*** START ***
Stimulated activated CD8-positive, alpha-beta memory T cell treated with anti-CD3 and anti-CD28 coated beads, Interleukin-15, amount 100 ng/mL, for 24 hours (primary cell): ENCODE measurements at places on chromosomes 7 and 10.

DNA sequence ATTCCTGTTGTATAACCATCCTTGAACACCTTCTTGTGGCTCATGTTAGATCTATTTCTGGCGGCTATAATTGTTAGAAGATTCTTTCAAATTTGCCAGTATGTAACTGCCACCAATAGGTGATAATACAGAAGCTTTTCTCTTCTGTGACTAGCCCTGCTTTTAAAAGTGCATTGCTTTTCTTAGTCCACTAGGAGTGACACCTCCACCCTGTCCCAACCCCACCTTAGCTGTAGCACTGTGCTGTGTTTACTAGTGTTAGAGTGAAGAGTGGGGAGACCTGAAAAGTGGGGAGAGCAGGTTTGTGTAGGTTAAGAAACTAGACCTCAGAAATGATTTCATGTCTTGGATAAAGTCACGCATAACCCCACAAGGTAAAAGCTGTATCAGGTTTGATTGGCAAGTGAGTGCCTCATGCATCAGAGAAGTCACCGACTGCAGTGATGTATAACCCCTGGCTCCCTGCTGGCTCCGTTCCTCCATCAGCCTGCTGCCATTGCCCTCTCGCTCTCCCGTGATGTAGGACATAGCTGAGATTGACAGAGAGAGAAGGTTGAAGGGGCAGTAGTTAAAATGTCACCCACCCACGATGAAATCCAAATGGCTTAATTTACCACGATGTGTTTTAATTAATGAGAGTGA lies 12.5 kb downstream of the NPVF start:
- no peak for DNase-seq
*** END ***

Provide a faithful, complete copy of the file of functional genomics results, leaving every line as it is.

Stimulated activated CD8-positive, alpha-beta memory T cell treated with anti-CD3 and anti-CD28 coated beads, Interleukin-15, amount 100 ng/mL, for 24 hours (primary cell): ENCODE measurements at places on chromosomes 7 and 10.

DNA sequence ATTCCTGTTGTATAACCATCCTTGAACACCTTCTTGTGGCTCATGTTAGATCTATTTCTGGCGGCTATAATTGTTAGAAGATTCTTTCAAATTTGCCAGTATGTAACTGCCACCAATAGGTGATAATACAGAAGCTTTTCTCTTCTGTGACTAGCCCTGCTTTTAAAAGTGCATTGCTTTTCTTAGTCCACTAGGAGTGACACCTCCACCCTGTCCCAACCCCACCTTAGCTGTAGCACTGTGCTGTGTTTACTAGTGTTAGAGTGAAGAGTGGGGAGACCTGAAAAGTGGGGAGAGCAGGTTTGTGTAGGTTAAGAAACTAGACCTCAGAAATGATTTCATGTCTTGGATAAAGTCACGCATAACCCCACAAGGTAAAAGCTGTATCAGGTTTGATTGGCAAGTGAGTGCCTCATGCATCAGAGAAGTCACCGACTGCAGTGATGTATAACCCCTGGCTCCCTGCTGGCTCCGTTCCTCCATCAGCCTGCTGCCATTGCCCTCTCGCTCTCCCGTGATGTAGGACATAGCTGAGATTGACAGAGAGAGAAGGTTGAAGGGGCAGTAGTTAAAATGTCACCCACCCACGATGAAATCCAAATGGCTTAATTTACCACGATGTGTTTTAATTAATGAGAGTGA lies 12.5 kb downstream of the NPVF start:
- no peak for DNase-seq